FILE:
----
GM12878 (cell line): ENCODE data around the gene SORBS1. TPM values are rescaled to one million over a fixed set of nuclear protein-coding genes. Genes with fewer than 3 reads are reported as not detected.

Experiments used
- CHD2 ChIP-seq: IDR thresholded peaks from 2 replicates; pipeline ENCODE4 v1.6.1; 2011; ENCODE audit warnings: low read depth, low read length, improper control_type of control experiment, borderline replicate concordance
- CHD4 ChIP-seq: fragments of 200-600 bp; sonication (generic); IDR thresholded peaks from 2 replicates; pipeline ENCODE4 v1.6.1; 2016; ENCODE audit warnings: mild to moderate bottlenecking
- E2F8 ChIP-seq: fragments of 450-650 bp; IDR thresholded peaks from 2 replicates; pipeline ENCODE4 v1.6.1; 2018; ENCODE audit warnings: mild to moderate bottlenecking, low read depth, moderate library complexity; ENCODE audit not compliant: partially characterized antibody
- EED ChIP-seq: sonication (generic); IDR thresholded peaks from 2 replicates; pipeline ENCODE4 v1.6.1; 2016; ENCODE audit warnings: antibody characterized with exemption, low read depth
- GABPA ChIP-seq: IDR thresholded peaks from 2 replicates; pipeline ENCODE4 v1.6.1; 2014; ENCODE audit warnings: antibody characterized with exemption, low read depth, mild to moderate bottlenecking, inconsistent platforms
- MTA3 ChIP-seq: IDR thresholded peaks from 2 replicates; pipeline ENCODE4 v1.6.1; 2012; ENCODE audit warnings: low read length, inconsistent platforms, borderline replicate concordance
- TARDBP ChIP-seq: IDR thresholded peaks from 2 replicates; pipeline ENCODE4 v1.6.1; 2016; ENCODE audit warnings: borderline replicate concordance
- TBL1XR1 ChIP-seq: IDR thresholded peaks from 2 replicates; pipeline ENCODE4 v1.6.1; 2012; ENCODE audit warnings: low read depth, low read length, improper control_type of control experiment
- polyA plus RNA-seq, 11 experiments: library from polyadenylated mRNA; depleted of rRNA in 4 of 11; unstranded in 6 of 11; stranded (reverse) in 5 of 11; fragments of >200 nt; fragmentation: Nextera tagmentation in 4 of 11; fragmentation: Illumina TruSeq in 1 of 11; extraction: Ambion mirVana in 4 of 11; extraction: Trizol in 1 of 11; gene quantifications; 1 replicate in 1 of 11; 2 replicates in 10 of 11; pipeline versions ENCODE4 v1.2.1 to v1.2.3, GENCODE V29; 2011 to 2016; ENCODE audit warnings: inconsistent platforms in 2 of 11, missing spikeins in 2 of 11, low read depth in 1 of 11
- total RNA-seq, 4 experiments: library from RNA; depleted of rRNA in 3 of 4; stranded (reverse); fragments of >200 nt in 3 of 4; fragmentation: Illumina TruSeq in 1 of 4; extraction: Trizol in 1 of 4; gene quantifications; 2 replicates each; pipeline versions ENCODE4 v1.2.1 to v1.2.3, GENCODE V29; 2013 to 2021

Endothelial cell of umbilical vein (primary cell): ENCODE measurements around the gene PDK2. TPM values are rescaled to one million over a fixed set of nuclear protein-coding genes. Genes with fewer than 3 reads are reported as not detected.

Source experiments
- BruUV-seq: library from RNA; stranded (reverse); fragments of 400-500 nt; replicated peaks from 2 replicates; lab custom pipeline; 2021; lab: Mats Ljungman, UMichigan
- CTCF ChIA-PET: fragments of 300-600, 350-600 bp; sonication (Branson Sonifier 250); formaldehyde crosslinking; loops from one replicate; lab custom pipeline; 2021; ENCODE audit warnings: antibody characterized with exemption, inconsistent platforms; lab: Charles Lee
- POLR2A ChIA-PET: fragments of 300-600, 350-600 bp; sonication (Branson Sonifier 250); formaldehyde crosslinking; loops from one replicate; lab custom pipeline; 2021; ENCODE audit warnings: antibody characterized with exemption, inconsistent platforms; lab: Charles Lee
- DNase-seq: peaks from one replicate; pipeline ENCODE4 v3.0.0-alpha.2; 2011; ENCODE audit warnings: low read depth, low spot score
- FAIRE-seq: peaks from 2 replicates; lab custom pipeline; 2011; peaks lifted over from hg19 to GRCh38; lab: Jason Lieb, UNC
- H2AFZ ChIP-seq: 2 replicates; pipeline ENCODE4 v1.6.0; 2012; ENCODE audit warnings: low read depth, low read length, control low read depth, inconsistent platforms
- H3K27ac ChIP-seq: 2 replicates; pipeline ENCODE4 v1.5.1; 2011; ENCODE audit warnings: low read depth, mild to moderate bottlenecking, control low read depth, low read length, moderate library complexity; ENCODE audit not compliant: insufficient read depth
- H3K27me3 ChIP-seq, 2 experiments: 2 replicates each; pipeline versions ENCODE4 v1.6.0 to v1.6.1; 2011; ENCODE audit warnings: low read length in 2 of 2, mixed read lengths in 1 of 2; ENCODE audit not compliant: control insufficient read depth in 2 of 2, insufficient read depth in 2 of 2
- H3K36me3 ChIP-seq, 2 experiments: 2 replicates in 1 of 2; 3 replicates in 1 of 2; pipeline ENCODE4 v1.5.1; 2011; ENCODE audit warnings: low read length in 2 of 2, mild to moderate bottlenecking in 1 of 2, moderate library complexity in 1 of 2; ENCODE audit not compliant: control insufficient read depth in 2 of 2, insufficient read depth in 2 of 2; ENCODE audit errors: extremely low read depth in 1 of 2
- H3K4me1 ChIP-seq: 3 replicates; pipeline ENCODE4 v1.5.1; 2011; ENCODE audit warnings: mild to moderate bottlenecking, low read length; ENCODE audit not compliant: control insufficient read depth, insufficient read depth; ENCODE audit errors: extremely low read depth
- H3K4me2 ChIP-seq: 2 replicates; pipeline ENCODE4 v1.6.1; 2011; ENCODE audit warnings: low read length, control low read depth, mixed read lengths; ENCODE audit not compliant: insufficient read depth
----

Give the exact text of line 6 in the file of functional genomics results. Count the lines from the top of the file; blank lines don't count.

- EED ChIP-seq: sonication (generic); IDR thresholded peaks from 2 replicates; pipeline ENCODE4 v1.6.1; 2016; ENCODE audit warnings: antibody characterized with exemption, low read depth